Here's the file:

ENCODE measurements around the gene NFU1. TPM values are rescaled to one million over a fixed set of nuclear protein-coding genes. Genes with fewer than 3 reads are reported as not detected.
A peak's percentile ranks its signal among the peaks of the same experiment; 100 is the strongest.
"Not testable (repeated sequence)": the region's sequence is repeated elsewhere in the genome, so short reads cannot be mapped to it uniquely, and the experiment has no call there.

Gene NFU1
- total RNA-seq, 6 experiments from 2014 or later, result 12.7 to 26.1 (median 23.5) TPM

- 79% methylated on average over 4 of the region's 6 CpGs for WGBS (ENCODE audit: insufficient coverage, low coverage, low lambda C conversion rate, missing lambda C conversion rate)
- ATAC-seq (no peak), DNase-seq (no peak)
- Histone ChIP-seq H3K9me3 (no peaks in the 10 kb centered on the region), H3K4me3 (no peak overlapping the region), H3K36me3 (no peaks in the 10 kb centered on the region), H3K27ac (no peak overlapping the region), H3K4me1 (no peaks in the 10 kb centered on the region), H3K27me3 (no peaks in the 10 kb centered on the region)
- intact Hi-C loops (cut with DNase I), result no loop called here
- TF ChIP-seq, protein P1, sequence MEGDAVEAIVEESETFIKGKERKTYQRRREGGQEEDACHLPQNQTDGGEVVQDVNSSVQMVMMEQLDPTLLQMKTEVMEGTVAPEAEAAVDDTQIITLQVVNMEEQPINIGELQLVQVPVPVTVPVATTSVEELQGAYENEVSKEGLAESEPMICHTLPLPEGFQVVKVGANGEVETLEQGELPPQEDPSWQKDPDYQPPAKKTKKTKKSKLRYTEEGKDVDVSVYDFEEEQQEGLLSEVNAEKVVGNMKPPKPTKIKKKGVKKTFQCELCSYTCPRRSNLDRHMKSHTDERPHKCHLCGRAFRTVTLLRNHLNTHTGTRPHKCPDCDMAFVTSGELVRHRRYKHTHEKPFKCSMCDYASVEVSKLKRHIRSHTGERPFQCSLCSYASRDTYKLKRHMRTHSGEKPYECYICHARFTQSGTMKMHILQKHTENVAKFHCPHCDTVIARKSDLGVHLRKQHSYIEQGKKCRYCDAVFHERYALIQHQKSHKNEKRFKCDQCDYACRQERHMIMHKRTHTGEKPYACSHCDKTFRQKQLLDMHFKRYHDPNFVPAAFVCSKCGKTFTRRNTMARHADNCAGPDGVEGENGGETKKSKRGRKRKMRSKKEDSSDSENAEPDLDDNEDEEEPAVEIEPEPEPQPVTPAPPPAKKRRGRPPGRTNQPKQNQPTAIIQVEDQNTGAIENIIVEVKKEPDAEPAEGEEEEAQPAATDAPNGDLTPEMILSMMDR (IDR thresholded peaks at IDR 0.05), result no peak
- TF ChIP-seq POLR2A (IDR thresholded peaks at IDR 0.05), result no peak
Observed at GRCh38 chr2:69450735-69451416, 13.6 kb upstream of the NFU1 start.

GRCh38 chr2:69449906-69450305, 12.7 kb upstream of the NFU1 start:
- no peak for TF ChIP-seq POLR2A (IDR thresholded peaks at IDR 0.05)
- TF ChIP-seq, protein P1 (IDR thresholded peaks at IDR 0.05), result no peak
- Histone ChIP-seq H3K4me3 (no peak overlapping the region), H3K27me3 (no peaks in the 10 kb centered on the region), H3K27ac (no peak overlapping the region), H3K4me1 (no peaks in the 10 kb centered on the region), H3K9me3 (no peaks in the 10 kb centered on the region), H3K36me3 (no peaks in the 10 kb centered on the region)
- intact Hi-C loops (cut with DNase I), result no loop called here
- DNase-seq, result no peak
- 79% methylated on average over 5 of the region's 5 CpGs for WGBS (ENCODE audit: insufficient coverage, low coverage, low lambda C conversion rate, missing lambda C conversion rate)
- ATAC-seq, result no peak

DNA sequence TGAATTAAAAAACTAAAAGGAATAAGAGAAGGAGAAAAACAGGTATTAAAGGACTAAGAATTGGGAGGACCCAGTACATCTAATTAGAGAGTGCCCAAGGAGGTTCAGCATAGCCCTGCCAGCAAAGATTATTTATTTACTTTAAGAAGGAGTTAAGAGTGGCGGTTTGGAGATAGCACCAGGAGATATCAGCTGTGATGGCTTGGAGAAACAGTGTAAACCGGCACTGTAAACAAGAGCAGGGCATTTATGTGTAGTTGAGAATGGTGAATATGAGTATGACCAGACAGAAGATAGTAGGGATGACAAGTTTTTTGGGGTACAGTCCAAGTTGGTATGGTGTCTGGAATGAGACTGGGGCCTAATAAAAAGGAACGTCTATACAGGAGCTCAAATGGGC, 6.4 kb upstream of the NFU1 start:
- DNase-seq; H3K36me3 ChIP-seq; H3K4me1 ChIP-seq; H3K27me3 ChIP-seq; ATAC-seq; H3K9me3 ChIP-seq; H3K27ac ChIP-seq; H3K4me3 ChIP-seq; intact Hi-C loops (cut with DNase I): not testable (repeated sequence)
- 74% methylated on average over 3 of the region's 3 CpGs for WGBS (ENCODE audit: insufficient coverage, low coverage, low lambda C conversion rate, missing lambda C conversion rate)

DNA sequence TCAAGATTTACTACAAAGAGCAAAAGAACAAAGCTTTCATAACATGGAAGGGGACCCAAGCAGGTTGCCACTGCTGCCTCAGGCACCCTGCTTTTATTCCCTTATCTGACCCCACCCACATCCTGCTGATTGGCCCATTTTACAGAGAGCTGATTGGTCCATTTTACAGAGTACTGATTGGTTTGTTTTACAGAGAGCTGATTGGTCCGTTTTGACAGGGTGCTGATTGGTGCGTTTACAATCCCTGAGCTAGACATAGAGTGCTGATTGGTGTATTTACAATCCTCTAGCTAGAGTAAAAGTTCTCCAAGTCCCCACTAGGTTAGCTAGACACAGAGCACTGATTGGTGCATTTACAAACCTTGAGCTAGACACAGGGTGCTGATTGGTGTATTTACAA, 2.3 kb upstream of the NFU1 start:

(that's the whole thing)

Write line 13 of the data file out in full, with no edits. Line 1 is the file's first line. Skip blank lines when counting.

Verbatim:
GRCh38 chr2:69449906-69450305, 12.7 kb upstream of the NFU1 start: